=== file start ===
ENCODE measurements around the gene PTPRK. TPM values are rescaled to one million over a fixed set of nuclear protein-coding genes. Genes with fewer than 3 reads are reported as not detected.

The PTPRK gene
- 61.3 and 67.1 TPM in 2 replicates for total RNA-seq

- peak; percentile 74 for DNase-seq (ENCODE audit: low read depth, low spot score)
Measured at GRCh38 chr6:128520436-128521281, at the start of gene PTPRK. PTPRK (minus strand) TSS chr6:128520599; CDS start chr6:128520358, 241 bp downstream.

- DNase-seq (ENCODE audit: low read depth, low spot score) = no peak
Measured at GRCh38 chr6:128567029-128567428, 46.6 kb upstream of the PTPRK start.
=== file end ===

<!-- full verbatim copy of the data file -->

ENCODE measurements around the gene PTPRK. TPM values are rescaled to one million over a fixed set of nuclear protein-coding genes. Genes with fewer than 3 reads are reported as not detected.

The PTPRK gene
- 61.3 and 67.1 TPM in 2 replicates for total RNA-seq

- peak; percentile 74 for DNase-seq (ENCODE audit: low read depth, low spot score)
Measured at GRCh38 chr6:128520436-128521281, at the start of gene PTPRK. PTPRK (minus strand) TSS chr6:128520599; CDS start chr6:128520358, 241 bp downstream.

- DNase-seq (ENCODE audit: low read depth, low spot score) = no peak
Measured at GRCh38 chr6:128567029-128567428, 46.6 kb upstream of the PTPRK start.